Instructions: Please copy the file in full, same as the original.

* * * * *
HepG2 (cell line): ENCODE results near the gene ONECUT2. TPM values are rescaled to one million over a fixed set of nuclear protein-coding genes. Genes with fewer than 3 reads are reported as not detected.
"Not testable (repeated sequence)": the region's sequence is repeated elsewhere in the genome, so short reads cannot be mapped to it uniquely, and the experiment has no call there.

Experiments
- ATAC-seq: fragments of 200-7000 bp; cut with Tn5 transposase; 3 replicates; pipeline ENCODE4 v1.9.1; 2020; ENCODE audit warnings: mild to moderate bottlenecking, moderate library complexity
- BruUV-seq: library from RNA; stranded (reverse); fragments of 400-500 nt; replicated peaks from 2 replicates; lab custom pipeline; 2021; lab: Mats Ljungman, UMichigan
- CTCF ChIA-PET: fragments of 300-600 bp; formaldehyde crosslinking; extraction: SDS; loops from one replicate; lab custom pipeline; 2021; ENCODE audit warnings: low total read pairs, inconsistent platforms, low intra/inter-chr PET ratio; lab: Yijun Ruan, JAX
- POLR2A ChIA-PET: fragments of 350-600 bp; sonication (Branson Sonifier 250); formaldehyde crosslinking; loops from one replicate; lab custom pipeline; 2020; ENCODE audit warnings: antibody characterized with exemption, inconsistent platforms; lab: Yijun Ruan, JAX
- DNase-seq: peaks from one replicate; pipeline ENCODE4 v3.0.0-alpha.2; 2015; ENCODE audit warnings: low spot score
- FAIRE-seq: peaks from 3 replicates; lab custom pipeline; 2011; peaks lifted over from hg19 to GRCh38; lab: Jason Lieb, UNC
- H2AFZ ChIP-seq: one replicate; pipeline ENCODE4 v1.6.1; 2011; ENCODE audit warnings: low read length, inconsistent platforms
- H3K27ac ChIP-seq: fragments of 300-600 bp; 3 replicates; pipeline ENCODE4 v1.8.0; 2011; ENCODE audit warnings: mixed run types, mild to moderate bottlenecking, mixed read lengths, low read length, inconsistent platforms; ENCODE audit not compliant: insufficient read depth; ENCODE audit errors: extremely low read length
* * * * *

HepG2 (cell line): ENCODE results near the gene ONECUT2. TPM values are rescaled to one million over a fixed set of nuclear protein-coding genes. Genes with fewer than 3 reads are reported as not detected.
"Not testable (repeated sequence)": the region's sequence is repeated elsewhere in the genome, so short reads cannot be mapped to it uniquely, and the experiment has no call there.

Experiments
- ATAC-seq: fragments of 200-7000 bp; cut with Tn5 transposase; 3 replicates; pipeline ENCODE4 v1.9.1; 2020; ENCODE audit warnings: mild to moderate bottlenecking, moderate library complexity
- BruUV-seq: library from RNA; stranded (reverse); fragments of 400-500 nt; replicated peaks from 2 replicates; lab custom pipeline; 2021; lab: Mats Ljungman, UMichigan
- CTCF ChIA-PET: fragments of 300-600 bp; formaldehyde crosslinking; extraction: SDS; loops from one replicate; lab custom pipeline; 2021; ENCODE audit warnings: low total read pairs, inconsistent platforms, low intra/inter-chr PET ratio; lab: Yijun Ruan, JAX
- POLR2A ChIA-PET: fragments of 350-600 bp; sonication (Branson Sonifier 250); formaldehyde crosslinking; loops from one replicate; lab custom pipeline; 2020; ENCODE audit warnings: antibody characterized with exemption, inconsistent platforms; lab: Yijun Ruan, JAX
- DNase-seq: peaks from one replicate; pipeline ENCODE4 v3.0.0-alpha.2; 2015; ENCODE audit warnings: low spot score
- FAIRE-seq: peaks from 3 replicates; lab custom pipeline; 2011; peaks lifted over from hg19 to GRCh38; lab: Jason Lieb, UNC
- H2AFZ ChIP-seq: one replicate; pipeline ENCODE4 v1.6.1; 2011; ENCODE audit warnings: low read length, inconsistent platforms
- H3K27ac ChIP-seq: fragments of 300-600 bp; 3 replicates; pipeline ENCODE4 v1.8.0; 2011; ENCODE audit warnings: mixed run types, mild to moderate bottlenecking, mixed read lengths, low read length, inconsistent platforms; ENCODE audit not compliant: insufficient read depth; ENCODE audit errors: extremely low read length